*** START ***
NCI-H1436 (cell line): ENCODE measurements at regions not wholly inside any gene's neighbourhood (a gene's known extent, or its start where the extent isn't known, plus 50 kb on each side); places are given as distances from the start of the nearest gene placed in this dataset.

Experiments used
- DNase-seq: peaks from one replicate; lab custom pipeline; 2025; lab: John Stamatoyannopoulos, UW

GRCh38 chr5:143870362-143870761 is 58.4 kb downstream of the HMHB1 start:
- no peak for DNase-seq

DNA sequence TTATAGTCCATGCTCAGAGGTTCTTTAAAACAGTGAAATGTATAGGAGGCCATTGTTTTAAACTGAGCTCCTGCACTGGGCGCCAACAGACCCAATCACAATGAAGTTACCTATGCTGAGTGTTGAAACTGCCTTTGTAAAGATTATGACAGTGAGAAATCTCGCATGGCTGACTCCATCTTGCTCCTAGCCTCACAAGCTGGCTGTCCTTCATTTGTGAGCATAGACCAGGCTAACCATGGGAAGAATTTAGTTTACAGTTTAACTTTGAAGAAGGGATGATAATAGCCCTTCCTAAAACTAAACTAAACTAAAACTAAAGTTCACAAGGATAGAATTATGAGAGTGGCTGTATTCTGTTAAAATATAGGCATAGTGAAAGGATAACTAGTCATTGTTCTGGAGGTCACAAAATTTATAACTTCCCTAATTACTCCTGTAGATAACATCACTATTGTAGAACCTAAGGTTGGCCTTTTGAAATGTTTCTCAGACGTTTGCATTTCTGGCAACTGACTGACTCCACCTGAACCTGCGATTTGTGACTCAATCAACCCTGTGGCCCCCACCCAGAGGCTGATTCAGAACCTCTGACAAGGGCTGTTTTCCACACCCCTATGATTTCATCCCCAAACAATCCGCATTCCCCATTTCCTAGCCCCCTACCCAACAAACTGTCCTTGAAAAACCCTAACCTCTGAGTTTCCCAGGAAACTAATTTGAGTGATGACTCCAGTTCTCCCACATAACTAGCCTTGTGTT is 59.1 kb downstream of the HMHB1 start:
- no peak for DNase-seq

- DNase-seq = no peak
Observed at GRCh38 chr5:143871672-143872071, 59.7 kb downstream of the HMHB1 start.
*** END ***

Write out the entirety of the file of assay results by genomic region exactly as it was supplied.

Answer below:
NCI-H1436 (cell line): ENCODE measurements at regions not wholly inside any gene's neighbourhood (a gene's known extent, or its start where the extent isn't known, plus 50 kb on each side); places are given as distances from the start of the nearest gene placed in this dataset.

Experiments used
- DNase-seq: peaks from one replicate; lab custom pipeline; 2025; lab: John Stamatoyannopoulos, UW

GRCh38 chr5:143870362-143870761 is 58.4 kb downstream of the HMHB1 start:
- no peak for DNase-seq

DNA sequence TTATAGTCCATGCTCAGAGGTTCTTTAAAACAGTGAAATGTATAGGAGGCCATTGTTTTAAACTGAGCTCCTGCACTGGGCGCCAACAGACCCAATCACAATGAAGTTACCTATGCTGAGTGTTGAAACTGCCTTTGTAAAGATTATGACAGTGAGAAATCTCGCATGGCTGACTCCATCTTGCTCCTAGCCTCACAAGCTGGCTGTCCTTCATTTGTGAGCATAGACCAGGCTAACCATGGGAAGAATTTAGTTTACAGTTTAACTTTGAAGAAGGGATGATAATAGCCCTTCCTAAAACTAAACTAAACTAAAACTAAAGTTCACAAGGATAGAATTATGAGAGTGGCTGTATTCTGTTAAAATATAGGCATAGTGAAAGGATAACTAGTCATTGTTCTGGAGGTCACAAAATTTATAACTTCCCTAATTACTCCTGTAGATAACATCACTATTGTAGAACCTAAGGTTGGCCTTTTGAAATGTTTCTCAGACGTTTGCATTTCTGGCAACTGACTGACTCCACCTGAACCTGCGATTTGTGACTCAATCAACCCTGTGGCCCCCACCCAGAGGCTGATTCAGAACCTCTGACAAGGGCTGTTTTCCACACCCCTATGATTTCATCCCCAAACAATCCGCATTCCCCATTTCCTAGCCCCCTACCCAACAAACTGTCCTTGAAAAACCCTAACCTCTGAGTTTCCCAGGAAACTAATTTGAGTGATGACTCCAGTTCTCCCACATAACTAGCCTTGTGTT is 59.1 kb downstream of the HMHB1 start:
- no peak for DNase-seq

- DNase-seq = no peak
Observed at GRCh38 chr5:143871672-143872071, 59.7 kb downstream of the HMHB1 start.